Rick Wolff Obituary, Death – Rick Wolff, who passed away on Monday at the age of 71 after a brief fight with brain cancer, was the veteran anchor of “The Sports Edge,” which airs on WFAN on Sunday mornings. The information was shared by Wolff’s family on his website, which is titled “Ask Coach Wolff.” “To know Rick or Dad or Pops was to love him,” the family said in their tribute to him. “He was a fantastic person who was actually insightful, considerate, keen, and hilarious in addition to being highly intelligent. In his memory, I ask you to keep in mind the importance of never giving up on your goals. He never did, despite the fact that a great deal of them had become reality. After graduating from Harvard and spending two years in the farm system of the Tigers in the 1970s, Wolff went on to become a renaissance man who worked as a broadcaster, book editor, and psychology coach. He also played baseball at Harvard.
Beginning in the 1980s, Wolff began his broadcasting career by working for both MSG and ESPN. In 1998, he began hosting “The Sports Edge” on WFAN. Mike Francesa, a famed former anchor on WFAN, expressed his sorrow over the passing of Rick Wolff in a tweet. “Very sad news to hear about the passing of Rick Wolff.” “For a good number of years, his immensely successful Sports Edge program came on the Fan before my NFL Now program. He took after his friend Bob, who was also his father, and was the epitome of a proper gentleman. We will miss having him around.”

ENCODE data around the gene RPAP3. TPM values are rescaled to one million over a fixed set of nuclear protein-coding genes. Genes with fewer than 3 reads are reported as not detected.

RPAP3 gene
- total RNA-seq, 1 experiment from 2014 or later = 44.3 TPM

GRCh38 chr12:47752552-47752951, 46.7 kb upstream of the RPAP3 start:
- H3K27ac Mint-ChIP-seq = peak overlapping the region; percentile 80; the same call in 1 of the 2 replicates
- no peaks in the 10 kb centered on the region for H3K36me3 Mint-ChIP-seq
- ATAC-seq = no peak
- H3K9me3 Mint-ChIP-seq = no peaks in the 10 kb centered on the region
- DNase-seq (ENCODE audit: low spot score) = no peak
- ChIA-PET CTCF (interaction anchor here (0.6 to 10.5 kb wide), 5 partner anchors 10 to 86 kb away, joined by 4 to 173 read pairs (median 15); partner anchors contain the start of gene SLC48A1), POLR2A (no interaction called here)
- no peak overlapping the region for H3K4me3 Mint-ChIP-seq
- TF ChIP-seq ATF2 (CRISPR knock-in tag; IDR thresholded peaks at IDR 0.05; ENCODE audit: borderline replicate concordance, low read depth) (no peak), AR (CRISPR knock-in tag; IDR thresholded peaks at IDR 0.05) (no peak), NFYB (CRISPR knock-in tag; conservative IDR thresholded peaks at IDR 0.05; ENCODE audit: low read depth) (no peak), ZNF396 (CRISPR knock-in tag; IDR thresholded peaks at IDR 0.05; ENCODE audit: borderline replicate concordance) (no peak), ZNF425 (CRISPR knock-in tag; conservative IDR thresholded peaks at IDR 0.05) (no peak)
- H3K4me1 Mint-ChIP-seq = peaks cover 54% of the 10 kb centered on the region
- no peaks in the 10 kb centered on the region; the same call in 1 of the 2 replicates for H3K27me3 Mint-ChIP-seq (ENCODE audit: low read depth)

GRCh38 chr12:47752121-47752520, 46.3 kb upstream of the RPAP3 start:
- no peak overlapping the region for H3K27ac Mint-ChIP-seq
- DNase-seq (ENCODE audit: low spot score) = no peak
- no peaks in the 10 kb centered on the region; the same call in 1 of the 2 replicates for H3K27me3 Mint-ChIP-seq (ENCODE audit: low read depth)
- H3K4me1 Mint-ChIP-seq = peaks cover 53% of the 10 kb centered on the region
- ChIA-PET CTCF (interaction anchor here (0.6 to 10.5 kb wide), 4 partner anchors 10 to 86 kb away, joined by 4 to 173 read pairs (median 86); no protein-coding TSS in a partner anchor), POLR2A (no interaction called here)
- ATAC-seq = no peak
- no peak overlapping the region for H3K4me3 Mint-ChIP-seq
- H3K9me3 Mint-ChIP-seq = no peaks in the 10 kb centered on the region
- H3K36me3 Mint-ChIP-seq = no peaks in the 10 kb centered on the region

“A remarkably charitable individual. Chris Carlin, another former anchor on WFAN, expressed his sympathies on Twitter to Rick’s family and friends. “Deepest condolences,” Marc Malusis, another former host on WFAN, expressed his condolences, saying, “Just terribly sad news to hear of the passing of Rick Wolff.” He was a wonderful person, and his show on WFAN on Sunday mornings, which focused on sports played by younger athletes, was a joy to listen to. Gone way too soon.”
In addition to that, Wolff was a book publisher. According to a tribute written by his family, Wolff edited a number of books, some of which include “Rich Dad Poor Dad” by Robert Kiyosaki, which was on the bestseller list of The New York Times for seven years; “Straight from the Gut” by Jack Welch; “Leading with the Heart” by Mike Krzyzewski; “Call Me Ted” by Ted Turner; and “How I Play Golf” by Tiger Woods.
Additionally, he authored 18 books under his own name. Wolff is survived by his wife, Trish, three adult children, their wives, and three grandchildren. His children are married and have families of their own. According to WFAN, Wolff’s father, Bob Wolff, was a longtime broadcaster who was honored by both the Basketball Hall of Fame and the Baseball Hall of Fame during his career. He also called the national broadcast of Don Larsen’s perfect game for the Yankees against the Brooklyn Dodgers in the 1956 World Series and the Giants-Colts 1958 NFL Championship Game, which has been referred to as “The Greatest Game Ever Played.” The older Wolff spent time calling games for the Knicks and the Rangers. He also called the national broadcast of Don Larsen’s perfect game for the Yankees against the Brooklyn Dodgers in the 1956 World Series.